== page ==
The young driver is lost. In the August heat and lunchtime traffic of Pakistan's capital, various drivers motion toward the permanent black outlines of the Margalla Hills on the horizon. The climate is apprehensive even in asking directions. Blue and white road signs flag up the heart of Islamabad – the Faisal Mosque and the famous shopping district, the ‘Blue Area’.
The Lal Masjid ('Red Mosque'), endorsed by the former Islamist military dictator General Mohammed Zia-Ul-Haq (1978-88), is no tourist spot. Between 3 - 10 July, pro-Taliban armed militants laid siege in it and two madrasas (seminaries) alongside it in protest at current president and army chief General Pervez Musharaff, who seized power in a 1999 military coup. Ordinary Pakistanis are still trying to appreciate the tragedy where over 100 died, including children who became human shields and hostages at the Jamia Hafsa madrasa (women's seminary). 'You just can't call Islamic law on a capital,' reflects Ashfaq Raja, UK information secretary for former prime minister Benazir Bhutto's liberal, secular Pakistan Popular Party (PPP).
The mosque itself looks intact but bruised from afar. Its lower half is no longer red. The Aabpara bazaar leading to it is crowded with bricks and stones. A huge gaping desert complete with army checkpoint stretches to the mosque's left, where the madrasa was razed to the ground. Officers are positioned behind sandbags, above barbed wire, on the verandah of the secured complex. We avoid the glare of the guards by merging into a family of passer-bys standing at 'Lal Masjid Road', which divides the mosque's entrance. 'This was where all those women's daughters died,' says one lady, ignoring an officer gesticulating madly a few feet away that she has no business there.
‘People were still finding pieces of hand, feet, girls plaits and scraps of the Koran in the drains a month later,’ says a taxi driver from Attok, who has been driving in Islamabad and twin city Rawalpindi for 47 years. 'The army is cruel - the bodies weren’t taken away immediately.' Raja also describes how weeks later when Friday prayers resumed, bloody remains were still being found inside the mosque. ‘The government is too cruel,’ echoes another driver. ‘They killed under-sevens when they stormed the mosque to get the militants out.’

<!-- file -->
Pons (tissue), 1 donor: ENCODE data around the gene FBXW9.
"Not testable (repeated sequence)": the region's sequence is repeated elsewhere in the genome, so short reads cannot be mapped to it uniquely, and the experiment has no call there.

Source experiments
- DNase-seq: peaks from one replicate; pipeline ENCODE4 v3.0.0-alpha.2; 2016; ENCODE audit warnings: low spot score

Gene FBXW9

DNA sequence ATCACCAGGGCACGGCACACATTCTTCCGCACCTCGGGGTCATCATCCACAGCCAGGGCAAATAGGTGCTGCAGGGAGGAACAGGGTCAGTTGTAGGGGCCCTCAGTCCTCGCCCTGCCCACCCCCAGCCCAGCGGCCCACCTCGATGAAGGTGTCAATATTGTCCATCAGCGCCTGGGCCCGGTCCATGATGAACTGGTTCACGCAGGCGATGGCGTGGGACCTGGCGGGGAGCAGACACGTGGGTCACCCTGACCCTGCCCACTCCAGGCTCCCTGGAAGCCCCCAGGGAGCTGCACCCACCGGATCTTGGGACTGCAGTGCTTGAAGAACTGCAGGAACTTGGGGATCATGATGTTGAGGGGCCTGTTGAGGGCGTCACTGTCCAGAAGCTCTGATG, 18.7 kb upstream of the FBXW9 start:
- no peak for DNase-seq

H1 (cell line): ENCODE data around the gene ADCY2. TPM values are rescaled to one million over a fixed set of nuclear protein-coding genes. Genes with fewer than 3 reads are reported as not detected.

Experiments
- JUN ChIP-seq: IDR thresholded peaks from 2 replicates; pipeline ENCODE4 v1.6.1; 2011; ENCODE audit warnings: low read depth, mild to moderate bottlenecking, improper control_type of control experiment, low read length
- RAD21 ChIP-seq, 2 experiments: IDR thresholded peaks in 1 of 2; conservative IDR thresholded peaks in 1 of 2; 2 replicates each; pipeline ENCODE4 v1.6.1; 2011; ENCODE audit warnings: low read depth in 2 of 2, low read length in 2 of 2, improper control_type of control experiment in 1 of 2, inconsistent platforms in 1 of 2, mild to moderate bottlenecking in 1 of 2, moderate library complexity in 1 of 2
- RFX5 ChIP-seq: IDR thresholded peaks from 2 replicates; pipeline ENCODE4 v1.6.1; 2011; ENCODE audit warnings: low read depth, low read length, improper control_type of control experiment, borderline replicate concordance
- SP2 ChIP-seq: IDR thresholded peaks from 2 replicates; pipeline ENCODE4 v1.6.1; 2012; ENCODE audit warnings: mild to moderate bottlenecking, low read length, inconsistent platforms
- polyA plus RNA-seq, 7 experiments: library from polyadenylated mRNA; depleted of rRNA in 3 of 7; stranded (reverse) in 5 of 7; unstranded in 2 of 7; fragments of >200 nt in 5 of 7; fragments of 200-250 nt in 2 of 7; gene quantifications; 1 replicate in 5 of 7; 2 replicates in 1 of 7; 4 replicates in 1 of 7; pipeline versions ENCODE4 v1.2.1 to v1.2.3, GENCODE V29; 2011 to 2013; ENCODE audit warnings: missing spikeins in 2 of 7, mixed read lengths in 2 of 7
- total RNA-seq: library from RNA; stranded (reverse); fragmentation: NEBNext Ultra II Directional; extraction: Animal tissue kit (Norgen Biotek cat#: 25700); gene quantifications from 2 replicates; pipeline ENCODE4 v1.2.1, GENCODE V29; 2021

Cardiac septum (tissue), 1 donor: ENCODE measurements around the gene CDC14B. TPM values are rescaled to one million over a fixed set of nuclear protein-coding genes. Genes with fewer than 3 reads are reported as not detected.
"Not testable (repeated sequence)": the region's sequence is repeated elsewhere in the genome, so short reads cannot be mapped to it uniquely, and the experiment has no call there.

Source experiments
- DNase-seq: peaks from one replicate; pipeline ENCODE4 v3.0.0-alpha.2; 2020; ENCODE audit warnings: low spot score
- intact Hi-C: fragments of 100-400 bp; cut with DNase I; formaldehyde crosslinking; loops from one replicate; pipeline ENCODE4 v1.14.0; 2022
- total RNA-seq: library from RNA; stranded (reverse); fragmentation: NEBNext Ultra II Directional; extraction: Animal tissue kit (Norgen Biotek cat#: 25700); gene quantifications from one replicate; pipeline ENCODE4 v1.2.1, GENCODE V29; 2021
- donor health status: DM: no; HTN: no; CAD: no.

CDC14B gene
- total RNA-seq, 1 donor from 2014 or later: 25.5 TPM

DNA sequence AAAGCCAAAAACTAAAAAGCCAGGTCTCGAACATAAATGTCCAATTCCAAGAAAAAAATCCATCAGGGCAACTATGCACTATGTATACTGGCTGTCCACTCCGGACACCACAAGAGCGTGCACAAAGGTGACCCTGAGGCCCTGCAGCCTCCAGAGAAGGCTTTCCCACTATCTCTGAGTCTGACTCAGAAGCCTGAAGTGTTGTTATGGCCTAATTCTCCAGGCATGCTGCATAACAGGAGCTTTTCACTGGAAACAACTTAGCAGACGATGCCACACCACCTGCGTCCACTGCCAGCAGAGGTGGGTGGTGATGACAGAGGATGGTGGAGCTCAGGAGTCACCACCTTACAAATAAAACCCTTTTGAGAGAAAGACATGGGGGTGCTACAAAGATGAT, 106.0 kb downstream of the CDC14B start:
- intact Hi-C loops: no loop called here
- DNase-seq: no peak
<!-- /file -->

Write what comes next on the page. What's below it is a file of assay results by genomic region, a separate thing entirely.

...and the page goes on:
The extremist side
An 18-minute long VCD tells the side of the pro-Taliban extremists. Allah-hu-akbar allah - the movie begins with the call to prayer. It zooms out on the white dome and minaret of the mosque, which is filmed through tree branches. The counter dates 7 July 2007 - five days into the siege against the president's rule, which also targetted prostitutes and Bollywood music and video shops.
Gunshot sounds interrupt the video, bulleting the images of protagonists. Musharaff and US president George Bush shaking hands. The blood-stained face of a dead imam, his mouth open in a toothy grimace. A burka-clad girl, the news banner around 17 million students attend Pakistan madrasas.
‘From early morning until evening I went to the madrasa to read the Koran,’ shrills a student in an interview on the VCD. She was inside the mosque during the siege. 'I tried to pick up all the corpses of my friends. My hands were blood-red.' As her high voice breaks, the camera widens to a black-clad figure beside her, her naked hand shaking as she cries. Some madrasa students in Islamabad - many children of the wealthy and army officers themselves - wielded sticks during the siege, some concealing weapons for the militant ringleaders.
I’ve met madrasa students before, in rural areas too, and it's hard to believe where the fanaticism could come in so strongly. Most have learnt much of the Koran off by heart by the age of twelve. In a different ‘extreme’ high up in the mountain village of Abbottabad, at the beginning of the long Karokaram highway route leading to China, Rabia is unable to produce any of her parents' wedding photos for me. She burnt them all - the West knows well that pictures of the prophet Muhammed shouldn't exist, and it seems nor of her family. ‘What’s the point of me going to a madrasa and learning these words if I don’t put them into practice?’
Electing a fair, free future
Driving away from the mosque, a token white headscarf dots an election poster under a bridge. Former prime minister Benazir Butto announces when she leaves her seven-year London exile on 15 September. The media frenzy of her ‘power-sharing deal’ with Musharaff means that if general elections are held at the end of December, Bhutto will become a likely future prime minister and Musharaff remain president, but no longer army head. He already re-deported former premier and challenger Nawaz Sharif (of the ruling Muslim League party, PML-N) to Saudi Arabia on 10 September. Internal peek-a-boo politics continue, the tragedy is remembered, whilst the EU deals with the next step: organising an election observer mission to Pakistan, to follow up on the last 'flawed' elections in 2002.